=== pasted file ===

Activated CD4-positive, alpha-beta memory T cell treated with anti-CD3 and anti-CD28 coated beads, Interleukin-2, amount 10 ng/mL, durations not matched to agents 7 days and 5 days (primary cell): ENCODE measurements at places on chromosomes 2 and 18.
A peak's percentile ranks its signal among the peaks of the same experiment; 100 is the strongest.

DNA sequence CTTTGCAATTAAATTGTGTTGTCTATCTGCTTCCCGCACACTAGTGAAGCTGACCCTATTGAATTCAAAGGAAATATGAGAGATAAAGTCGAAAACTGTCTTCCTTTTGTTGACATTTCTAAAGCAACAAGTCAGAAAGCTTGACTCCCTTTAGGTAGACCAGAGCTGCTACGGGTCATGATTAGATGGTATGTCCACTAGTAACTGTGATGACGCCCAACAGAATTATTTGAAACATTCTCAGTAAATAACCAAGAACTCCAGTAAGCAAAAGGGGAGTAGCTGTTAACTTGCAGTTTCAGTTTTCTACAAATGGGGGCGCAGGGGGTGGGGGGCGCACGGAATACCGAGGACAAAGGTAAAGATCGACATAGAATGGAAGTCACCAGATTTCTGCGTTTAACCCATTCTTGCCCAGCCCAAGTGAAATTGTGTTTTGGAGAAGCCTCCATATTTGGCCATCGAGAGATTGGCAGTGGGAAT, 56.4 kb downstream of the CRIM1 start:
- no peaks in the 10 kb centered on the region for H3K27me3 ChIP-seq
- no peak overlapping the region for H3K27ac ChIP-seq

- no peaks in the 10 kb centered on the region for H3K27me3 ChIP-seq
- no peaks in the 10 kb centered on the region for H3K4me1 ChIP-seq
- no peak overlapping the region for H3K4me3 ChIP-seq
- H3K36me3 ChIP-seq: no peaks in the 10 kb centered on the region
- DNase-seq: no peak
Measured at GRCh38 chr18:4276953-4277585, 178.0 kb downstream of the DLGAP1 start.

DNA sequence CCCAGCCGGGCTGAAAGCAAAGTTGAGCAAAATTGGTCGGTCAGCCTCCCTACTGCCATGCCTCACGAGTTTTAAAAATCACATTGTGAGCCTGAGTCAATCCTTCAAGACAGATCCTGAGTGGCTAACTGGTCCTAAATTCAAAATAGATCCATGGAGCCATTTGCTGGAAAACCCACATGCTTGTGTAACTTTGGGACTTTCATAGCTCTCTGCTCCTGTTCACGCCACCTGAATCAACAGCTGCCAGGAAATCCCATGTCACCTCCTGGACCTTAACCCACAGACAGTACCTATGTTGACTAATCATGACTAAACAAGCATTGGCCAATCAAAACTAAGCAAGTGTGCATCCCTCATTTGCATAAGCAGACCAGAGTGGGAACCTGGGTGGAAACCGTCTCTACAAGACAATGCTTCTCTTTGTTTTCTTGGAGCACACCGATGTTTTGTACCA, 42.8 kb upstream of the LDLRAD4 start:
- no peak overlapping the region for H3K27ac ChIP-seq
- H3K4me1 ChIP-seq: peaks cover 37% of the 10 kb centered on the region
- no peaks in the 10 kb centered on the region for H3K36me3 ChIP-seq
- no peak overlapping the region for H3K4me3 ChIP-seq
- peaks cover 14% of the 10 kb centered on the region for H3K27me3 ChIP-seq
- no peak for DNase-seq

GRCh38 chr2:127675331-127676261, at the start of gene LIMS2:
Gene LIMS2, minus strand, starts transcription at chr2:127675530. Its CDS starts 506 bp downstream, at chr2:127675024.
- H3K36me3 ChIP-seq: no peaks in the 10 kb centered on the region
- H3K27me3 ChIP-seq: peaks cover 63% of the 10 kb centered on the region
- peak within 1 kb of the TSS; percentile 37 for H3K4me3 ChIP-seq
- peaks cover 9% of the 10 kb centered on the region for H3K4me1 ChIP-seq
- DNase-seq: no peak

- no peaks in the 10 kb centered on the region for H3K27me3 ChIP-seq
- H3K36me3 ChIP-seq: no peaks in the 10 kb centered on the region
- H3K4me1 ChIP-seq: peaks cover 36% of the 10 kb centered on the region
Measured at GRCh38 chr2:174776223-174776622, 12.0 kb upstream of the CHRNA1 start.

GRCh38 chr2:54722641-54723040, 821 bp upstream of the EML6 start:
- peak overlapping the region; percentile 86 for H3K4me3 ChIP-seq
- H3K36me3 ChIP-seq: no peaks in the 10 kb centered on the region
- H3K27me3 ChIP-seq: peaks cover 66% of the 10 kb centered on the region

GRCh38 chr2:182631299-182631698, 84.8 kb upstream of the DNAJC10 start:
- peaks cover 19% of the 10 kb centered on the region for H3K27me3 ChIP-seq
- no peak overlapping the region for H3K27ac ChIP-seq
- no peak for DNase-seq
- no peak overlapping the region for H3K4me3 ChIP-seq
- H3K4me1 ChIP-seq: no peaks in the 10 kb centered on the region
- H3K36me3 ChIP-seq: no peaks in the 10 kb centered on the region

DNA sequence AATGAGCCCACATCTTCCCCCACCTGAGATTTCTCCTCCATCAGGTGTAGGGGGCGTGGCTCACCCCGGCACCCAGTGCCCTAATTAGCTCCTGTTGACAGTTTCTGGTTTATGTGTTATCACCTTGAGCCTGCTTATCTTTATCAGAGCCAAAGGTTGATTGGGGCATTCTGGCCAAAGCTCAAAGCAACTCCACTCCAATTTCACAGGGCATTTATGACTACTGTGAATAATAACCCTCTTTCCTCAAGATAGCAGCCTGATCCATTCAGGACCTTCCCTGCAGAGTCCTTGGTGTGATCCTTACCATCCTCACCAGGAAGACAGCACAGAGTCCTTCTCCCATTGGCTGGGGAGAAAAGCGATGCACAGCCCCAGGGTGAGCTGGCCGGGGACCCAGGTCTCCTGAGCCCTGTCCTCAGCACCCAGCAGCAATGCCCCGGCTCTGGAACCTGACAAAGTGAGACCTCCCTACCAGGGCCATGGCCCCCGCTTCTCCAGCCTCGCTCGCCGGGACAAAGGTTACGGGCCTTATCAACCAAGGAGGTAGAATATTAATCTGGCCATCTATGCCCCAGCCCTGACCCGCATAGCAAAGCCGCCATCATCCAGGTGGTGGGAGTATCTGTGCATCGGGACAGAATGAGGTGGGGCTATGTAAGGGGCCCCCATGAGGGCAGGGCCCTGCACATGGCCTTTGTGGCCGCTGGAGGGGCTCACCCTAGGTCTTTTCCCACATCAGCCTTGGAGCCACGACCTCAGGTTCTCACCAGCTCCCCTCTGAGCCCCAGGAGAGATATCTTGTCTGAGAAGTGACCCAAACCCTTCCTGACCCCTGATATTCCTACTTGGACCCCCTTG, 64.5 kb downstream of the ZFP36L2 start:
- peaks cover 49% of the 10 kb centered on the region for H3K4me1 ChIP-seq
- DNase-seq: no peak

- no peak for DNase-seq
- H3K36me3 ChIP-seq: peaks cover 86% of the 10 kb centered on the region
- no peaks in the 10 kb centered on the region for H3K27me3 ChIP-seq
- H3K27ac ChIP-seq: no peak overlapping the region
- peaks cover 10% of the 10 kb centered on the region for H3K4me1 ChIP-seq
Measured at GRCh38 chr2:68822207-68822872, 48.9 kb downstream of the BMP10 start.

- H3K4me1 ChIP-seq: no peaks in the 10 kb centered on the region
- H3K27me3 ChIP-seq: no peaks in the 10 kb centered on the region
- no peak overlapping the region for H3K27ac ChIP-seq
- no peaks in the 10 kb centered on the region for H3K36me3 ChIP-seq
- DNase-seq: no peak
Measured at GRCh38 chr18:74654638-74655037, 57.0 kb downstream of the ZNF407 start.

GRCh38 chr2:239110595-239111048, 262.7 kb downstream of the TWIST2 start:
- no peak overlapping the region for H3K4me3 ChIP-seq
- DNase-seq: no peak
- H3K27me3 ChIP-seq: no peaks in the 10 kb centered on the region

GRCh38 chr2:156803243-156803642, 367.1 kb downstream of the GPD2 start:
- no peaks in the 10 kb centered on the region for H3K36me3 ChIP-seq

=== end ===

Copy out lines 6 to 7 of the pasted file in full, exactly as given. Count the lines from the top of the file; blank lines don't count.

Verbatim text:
- no peaks in the 10 kb centered on the region for H3K27me3 ChIP-seq
- no peaks in the 10 kb centered on the region for H3K4me1 ChIP-seq